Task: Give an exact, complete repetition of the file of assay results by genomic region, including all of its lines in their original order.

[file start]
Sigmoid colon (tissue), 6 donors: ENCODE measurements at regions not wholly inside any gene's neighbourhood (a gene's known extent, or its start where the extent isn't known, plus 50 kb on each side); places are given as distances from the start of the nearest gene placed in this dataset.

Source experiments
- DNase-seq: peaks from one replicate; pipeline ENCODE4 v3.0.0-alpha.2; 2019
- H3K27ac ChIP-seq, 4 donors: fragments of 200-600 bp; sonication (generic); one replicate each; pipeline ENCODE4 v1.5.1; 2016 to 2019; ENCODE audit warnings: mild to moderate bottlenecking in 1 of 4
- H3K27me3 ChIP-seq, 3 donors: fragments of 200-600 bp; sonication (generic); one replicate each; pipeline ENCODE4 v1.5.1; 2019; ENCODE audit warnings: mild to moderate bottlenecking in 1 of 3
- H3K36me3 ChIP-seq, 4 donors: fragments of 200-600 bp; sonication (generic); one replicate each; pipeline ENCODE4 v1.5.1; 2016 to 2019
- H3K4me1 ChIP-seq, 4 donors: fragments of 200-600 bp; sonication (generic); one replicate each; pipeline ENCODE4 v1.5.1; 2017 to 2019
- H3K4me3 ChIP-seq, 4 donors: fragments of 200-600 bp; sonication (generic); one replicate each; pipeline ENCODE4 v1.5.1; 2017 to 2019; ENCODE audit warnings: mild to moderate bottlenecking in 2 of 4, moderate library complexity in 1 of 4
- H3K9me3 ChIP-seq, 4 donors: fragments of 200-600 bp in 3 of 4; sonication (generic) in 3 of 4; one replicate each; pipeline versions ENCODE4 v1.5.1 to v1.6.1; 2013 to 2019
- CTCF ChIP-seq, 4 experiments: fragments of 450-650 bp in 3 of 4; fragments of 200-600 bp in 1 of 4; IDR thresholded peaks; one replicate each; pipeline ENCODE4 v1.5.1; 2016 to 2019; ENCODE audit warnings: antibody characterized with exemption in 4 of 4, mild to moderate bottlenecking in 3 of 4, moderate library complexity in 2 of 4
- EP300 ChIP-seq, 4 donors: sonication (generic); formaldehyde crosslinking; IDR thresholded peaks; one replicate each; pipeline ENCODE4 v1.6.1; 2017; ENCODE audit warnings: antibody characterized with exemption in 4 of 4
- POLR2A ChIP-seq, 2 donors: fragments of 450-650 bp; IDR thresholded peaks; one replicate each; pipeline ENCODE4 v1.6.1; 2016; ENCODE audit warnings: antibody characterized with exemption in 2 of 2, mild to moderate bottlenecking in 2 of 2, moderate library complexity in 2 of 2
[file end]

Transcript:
Sigmoid colon (tissue), 6 donors: ENCODE measurements at regions not wholly inside any gene's neighbourhood (a gene's known extent, or its start where the extent isn't known, plus 50 kb on each side); places are given as distances from the start of the nearest gene placed in this dataset.

Source experiments
- DNase-seq: peaks from one replicate; pipeline ENCODE4 v3.0.0-alpha.2; 2019
- H3K27ac ChIP-seq, 4 donors: fragments of 200-600 bp; sonication (generic); one replicate each; pipeline ENCODE4 v1.5.1; 2016 to 2019; ENCODE audit warnings: mild to moderate bottlenecking in 1 of 4
- H3K27me3 ChIP-seq, 3 donors: fragments of 200-600 bp; sonication (generic); one replicate each; pipeline ENCODE4 v1.5.1; 2019; ENCODE audit warnings: mild to moderate bottlenecking in 1 of 3
- H3K36me3 ChIP-seq, 4 donors: fragments of 200-600 bp; sonication (generic); one replicate each; pipeline ENCODE4 v1.5.1; 2016 to 2019
- H3K4me1 ChIP-seq, 4 donors: fragments of 200-600 bp; sonication (generic); one replicate each; pipeline ENCODE4 v1.5.1; 2017 to 2019
- H3K4me3 ChIP-seq, 4 donors: fragments of 200-600 bp; sonication (generic); one replicate each; pipeline ENCODE4 v1.5.1; 2017 to 2019; ENCODE audit warnings: mild to moderate bottlenecking in 2 of 4, moderate library complexity in 1 of 4
- H3K9me3 ChIP-seq, 4 donors: fragments of 200-600 bp in 3 of 4; sonication (generic) in 3 of 4; one replicate each; pipeline versions ENCODE4 v1.5.1 to v1.6.1; 2013 to 2019
- CTCF ChIP-seq, 4 experiments: fragments of 450-650 bp in 3 of 4; fragments of 200-600 bp in 1 of 4; IDR thresholded peaks; one replicate each; pipeline ENCODE4 v1.5.1; 2016 to 2019; ENCODE audit warnings: antibody characterized with exemption in 4 of 4, mild to moderate bottlenecking in 3 of 4, moderate library complexity in 2 of 4
- EP300 ChIP-seq, 4 donors: sonication (generic); formaldehyde crosslinking; IDR thresholded peaks; one replicate each; pipeline ENCODE4 v1.6.1; 2017; ENCODE audit warnings: antibody characterized with exemption in 4 of 4
- POLR2A ChIP-seq, 2 donors: fragments of 450-650 bp; IDR thresholded peaks; one replicate each; pipeline ENCODE4 v1.6.1; 2016; ENCODE audit warnings: antibody characterized with exemption in 2 of 2, mild to moderate bottlenecking in 2 of 2, moderate library complexity in 2 of 2